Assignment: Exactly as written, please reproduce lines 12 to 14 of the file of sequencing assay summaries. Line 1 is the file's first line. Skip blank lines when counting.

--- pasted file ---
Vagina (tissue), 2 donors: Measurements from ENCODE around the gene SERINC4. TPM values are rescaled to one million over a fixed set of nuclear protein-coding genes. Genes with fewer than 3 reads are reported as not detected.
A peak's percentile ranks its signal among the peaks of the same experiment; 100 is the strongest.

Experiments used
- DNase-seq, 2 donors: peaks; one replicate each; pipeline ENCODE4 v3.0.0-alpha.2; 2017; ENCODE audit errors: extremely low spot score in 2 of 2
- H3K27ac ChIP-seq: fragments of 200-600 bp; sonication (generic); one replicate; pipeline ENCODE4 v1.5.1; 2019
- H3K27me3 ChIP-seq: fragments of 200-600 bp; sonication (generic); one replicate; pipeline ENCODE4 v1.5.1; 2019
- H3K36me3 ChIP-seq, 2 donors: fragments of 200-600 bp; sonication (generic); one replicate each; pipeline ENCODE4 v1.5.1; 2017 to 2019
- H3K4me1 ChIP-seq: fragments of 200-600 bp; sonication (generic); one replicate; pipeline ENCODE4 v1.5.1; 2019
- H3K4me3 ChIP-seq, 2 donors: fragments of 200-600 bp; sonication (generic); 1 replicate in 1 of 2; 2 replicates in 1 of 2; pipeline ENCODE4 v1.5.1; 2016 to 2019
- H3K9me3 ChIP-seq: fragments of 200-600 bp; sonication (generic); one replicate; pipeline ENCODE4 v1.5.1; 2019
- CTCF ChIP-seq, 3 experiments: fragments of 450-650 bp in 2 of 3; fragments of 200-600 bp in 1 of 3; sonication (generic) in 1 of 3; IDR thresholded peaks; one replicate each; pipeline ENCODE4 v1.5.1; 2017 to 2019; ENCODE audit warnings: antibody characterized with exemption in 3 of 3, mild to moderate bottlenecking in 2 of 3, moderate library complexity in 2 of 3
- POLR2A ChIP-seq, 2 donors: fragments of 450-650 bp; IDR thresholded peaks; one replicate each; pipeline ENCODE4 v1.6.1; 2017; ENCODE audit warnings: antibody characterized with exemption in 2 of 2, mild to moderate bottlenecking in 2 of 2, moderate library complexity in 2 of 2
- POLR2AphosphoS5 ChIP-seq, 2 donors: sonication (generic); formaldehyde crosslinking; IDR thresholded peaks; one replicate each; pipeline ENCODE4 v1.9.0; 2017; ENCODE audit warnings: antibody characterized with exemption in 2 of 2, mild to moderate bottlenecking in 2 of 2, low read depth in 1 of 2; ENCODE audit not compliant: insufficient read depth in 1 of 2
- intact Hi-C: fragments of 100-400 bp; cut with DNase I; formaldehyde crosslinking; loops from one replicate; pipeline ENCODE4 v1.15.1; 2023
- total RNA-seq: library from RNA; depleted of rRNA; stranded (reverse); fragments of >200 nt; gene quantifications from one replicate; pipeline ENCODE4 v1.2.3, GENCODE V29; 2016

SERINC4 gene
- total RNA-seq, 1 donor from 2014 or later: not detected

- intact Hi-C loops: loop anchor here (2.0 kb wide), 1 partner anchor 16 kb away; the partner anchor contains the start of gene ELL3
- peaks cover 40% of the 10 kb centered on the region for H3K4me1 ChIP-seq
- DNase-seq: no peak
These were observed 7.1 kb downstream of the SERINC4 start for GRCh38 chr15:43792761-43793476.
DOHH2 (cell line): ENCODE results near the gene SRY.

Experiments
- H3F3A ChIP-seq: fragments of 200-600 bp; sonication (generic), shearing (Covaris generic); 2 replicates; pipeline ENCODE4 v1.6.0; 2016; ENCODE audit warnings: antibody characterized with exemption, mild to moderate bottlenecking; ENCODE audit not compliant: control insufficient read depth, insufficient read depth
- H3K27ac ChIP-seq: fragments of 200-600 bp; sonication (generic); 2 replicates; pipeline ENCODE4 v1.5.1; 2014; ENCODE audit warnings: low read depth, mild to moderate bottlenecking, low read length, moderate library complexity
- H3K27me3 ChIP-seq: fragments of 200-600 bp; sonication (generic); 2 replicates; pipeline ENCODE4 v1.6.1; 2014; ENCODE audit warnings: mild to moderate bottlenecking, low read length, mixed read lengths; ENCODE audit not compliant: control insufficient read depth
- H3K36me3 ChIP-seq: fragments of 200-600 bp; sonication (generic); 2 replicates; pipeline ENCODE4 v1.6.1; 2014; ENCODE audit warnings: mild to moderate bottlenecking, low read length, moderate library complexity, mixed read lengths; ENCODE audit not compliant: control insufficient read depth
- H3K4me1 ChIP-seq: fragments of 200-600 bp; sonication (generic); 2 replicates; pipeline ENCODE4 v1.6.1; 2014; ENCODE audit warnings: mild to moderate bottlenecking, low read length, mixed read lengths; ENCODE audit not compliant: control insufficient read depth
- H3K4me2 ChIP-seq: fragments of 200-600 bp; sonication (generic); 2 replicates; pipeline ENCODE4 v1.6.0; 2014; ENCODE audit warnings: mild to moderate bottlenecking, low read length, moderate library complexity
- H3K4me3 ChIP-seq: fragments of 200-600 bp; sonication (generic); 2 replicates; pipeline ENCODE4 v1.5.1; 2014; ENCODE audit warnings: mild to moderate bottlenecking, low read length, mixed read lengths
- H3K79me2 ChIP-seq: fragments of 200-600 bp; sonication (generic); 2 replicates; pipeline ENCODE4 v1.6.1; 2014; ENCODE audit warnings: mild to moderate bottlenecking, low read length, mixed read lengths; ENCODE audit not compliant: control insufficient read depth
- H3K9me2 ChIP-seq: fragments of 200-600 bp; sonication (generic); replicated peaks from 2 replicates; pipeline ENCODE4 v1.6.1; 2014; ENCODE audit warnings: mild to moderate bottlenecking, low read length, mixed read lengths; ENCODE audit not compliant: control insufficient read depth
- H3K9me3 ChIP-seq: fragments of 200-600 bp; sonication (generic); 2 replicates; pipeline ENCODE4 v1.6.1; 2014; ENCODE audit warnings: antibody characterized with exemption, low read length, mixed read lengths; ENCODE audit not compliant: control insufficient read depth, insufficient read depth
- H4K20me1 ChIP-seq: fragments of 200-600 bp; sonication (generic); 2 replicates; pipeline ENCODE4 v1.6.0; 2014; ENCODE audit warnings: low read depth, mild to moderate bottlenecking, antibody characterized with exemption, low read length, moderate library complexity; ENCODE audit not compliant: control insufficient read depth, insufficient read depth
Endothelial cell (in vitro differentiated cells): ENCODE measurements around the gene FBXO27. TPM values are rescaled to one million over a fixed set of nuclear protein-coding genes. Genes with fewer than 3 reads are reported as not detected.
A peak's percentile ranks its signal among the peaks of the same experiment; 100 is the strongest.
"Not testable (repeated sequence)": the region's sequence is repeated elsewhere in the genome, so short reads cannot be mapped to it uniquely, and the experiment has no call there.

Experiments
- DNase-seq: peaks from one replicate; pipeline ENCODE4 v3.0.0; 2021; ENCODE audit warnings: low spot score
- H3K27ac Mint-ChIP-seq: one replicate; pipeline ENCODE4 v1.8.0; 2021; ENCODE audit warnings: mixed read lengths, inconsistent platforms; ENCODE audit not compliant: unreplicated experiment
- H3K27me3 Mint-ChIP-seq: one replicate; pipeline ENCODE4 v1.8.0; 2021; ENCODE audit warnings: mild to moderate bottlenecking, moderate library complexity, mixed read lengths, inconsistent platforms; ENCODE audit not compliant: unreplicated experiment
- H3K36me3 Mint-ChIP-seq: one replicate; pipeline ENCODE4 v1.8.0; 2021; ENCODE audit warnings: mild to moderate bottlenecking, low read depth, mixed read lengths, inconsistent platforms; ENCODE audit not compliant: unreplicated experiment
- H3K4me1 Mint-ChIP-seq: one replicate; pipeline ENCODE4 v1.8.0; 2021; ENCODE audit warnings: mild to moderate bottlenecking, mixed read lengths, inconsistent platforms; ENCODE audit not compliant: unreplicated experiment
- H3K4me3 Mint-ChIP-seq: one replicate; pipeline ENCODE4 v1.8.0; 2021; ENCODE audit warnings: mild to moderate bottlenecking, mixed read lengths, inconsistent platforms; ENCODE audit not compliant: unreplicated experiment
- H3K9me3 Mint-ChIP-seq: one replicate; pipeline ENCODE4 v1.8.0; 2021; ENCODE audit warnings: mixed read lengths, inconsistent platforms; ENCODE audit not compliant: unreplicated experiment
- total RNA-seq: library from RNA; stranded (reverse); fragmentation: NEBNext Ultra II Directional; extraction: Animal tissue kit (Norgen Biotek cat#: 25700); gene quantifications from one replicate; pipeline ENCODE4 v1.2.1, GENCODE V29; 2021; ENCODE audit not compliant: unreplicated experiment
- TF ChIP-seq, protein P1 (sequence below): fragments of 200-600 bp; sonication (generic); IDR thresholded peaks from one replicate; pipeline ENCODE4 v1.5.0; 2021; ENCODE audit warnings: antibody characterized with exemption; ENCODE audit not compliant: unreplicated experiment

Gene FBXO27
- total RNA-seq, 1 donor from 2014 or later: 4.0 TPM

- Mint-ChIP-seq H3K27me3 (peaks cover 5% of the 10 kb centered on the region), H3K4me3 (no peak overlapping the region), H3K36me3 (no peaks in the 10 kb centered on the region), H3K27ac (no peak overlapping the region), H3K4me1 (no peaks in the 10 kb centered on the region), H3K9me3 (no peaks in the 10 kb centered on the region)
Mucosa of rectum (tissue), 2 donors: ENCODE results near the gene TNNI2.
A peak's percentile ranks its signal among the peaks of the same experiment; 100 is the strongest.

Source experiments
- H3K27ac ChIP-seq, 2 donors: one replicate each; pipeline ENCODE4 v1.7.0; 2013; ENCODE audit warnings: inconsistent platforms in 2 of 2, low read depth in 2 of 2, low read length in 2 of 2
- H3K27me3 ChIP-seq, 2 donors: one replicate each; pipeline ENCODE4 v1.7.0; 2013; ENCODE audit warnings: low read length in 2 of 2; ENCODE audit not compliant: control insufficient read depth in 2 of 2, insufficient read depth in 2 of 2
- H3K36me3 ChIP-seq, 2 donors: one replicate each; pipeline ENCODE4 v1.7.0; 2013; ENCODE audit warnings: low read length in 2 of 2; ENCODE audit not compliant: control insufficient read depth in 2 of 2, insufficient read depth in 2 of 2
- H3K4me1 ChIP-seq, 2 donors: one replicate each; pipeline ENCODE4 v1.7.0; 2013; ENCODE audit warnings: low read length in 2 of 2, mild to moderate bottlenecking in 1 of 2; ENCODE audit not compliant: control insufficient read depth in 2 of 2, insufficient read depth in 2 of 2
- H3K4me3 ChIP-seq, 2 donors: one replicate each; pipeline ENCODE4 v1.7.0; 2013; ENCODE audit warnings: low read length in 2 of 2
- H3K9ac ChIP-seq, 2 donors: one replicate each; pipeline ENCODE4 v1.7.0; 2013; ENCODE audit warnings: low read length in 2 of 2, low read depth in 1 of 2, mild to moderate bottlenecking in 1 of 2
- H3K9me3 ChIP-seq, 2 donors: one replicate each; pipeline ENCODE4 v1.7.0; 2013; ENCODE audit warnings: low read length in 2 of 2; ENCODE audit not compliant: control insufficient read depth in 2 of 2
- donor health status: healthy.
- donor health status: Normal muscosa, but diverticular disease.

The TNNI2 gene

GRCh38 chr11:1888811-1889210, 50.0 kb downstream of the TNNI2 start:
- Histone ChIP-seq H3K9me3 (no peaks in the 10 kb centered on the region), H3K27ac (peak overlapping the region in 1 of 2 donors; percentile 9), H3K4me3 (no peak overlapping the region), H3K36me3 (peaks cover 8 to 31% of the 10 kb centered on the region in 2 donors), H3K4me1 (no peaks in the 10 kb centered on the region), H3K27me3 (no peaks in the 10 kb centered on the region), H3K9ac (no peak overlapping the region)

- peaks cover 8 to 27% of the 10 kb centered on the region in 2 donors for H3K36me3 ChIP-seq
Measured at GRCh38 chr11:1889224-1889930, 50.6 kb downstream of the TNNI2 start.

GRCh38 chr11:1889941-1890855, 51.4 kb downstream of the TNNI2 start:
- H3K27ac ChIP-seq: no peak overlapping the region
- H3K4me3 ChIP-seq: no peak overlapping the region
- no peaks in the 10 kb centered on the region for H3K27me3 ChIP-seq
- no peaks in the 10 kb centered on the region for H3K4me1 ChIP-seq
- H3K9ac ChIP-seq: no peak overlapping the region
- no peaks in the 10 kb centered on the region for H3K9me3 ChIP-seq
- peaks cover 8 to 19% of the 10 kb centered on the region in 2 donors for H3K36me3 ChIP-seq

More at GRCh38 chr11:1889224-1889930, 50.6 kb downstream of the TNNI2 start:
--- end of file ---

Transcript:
- POLR2A ChIP-seq, 2 donors: fragments of 450-650 bp; IDR thresholded peaks; one replicate each; pipeline ENCODE4 v1.6.1; 2017; ENCODE audit warnings: antibody characterized with exemption in 2 of 2, mild to moderate bottlenecking in 2 of 2, moderate library complexity in 2 of 2
- POLR2AphosphoS5 ChIP-seq, 2 donors: sonication (generic); formaldehyde crosslinking; IDR thresholded peaks; one replicate each; pipeline ENCODE4 v1.9.0; 2017; ENCODE audit warnings: antibody characterized with exemption in 2 of 2, mild to moderate bottlenecking in 2 of 2, low read depth in 1 of 2; ENCODE audit not compliant: insufficient read depth in 1 of 2
- intact Hi-C: fragments of 100-400 bp; cut with DNase I; formaldehyde crosslinking; loops from one replicate; pipeline ENCODE4 v1.15.1; 2023